Last week, the big news in offshore drilling was the gusher of offshore discoveries around the world. One of the highlights was the discovery of the Guadalupe oil prospect in the Gulf of Mexico by Chevron Corporation (NYSE:CVX), BP plc (NYSE:BP), and another partner. The discovery confirmed that there are still a lot of opportunities in the Gulf of Mexico -- a point that was hammered home this week thanks to more compelling news from the Gulf. That said, it wasn't all good news in the Gulf, so let's begin with the bad news first.
The remnants of Deepwater Horizon
A new study came out this week on BP's Deepwater Horizon disaster from 2010. The study, by the chief scientist on the federal damage assessment research ships, estimates that nearly 10 million gallons of oil coagulated on the ocean floor around the damaged oil rig. What's being called a "bathtub ring the size of Rhode Island" appears to be the leftovers from the oil spill that sent about 172 million gallons of oil into the Gulf that year.
BP is disputing the findings, saying the author of the study did not identify the source of the oil, leading to a gross overstatement of the amount of oil that might have come from the 2010 oil spill. BP contests that the oil wasn't tested to find its chemical fingerprint that would identify if it came from its failed well or from a natural oil seep. Further, BP believes researchers grossly overstated the impact area because of the mapping technique used.
Even if that's the case, it seems like the more than four-year oil disaster simply won't stop haunting the company, reminding us all that offshore drilling is not without risk. However, it also forces oil companies to work hard to prevent another disaster from ever happening, which will open up the very compelling potential found deep within the Gulf.
Another deepwater oil find in the Gulf of Mexico
While researchers are looking for oil on the ocean floor, oil companies continue to drill much deeper in search of new oil discoveries. Last week, Spain's Repsol and Colombia's Ecopetrol did just that, announcing the Leon discovery. The find, which was located in the same Keathly Canyon part of the Gulf of Mexico as Chevron's Guadalupe discovery from last week, was drilled to a total depth of more than 31,000 feet; that's about six miles down. The drillers found a 500-foot column of oil, which suggests that this is a pretty large oil deposit. However, further testing will need to be done to determine just how much oil could one day be recovered.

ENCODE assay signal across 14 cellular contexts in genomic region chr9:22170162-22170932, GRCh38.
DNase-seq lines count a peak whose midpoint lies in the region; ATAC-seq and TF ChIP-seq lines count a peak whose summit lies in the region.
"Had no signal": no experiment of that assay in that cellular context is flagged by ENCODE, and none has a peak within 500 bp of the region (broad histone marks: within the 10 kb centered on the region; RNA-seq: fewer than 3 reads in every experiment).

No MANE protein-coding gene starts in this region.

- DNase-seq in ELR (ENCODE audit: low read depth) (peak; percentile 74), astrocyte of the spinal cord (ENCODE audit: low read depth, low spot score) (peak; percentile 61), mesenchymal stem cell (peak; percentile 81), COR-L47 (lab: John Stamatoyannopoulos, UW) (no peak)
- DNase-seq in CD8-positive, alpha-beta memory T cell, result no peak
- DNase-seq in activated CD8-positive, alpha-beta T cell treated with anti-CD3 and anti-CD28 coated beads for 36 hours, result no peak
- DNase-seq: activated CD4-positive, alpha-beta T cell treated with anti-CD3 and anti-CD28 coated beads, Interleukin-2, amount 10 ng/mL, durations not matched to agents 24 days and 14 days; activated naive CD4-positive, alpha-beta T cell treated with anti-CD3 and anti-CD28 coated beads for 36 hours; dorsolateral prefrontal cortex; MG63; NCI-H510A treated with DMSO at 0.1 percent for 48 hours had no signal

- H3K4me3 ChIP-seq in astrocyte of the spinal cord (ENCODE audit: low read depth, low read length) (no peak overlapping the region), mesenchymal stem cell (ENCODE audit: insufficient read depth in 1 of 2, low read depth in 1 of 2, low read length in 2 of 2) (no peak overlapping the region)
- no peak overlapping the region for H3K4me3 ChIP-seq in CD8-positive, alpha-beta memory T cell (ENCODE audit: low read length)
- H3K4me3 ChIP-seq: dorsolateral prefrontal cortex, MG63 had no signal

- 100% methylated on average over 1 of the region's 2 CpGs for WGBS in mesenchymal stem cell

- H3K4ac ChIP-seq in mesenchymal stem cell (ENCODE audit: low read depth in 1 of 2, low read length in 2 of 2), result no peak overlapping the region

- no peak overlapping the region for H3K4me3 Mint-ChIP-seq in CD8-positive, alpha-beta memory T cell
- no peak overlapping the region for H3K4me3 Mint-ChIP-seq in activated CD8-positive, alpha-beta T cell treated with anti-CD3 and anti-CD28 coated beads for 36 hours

A stampede of investments
The final piece of news in the offshore drilling sector this week was the announcement by Hess Corp (NYSE:HES), Chevron, and two other partners that the Stampede project in the deepwater Gulf of Mexico has been given the green light. The $6 billion project is expected to start producing in 2018. Once complete, the project will produce about 80,000 barrels of oil per day and has the potential to recover 300-350 million barrels of oil equivalent.
The Hess-operated project will use a two rig drilling program that will drill six production and four injections wells starting in the fourth quarter of next year. The fact that Hess and Chevron are using two drilling rigs to complete the project is great news for the offshore drilling industry, as oil companies had really scaled back on drilling, leaving many drilling vessels without contracts. This project will at least provide some work for two vessels starting late next year.
The Gulf of Mexico remains an important growth area for the offshore drilling industry. Clearly, there is a lot of oil underneath the Gulf that can keep America's economy well fueled for years. However, BP's 2010 spill reminds us that oil needs to be recovered safely, as the consequences of a mishap are often disastrous.
Matt DiLallo has no position in any stocks mentioned. The Motley Fool recommends Chevron. Try any of our Foolish newsletter services free for 30 days. We Fools may not all hold the same opinions, but we all believe that considering a diverse range of insights makes us better investors. The Motley Fool has a disclosure policy.
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